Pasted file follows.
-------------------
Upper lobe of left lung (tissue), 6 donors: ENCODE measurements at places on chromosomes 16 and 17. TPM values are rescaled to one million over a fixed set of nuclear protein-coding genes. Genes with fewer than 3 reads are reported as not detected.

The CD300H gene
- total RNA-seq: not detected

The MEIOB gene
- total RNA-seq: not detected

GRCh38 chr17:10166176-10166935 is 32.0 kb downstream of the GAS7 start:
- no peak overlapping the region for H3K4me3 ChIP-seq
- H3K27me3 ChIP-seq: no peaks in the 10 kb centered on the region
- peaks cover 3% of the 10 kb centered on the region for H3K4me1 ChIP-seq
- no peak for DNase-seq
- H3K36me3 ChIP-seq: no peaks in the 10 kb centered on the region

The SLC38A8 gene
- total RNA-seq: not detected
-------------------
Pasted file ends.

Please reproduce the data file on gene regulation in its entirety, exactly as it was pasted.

Upper lobe of left lung (tissue), 6 donors: ENCODE measurements at places on chromosomes 16 and 17. TPM values are rescaled to one million over a fixed set of nuclear protein-coding genes. Genes with fewer than 3 reads are reported as not detected.

The CD300H gene
- total RNA-seq: not detected

The MEIOB gene
- total RNA-seq: not detected

GRCh38 chr17:10166176-10166935 is 32.0 kb downstream of the GAS7 start:
- no peak overlapping the region for H3K4me3 ChIP-seq
- H3K27me3 ChIP-seq: no peaks in the 10 kb centered on the region
- peaks cover 3% of the 10 kb centered on the region for H3K4me1 ChIP-seq
- no peak for DNase-seq
- H3K36me3 ChIP-seq: no peaks in the 10 kb centered on the region

The SLC38A8 gene
- total RNA-seq: not detected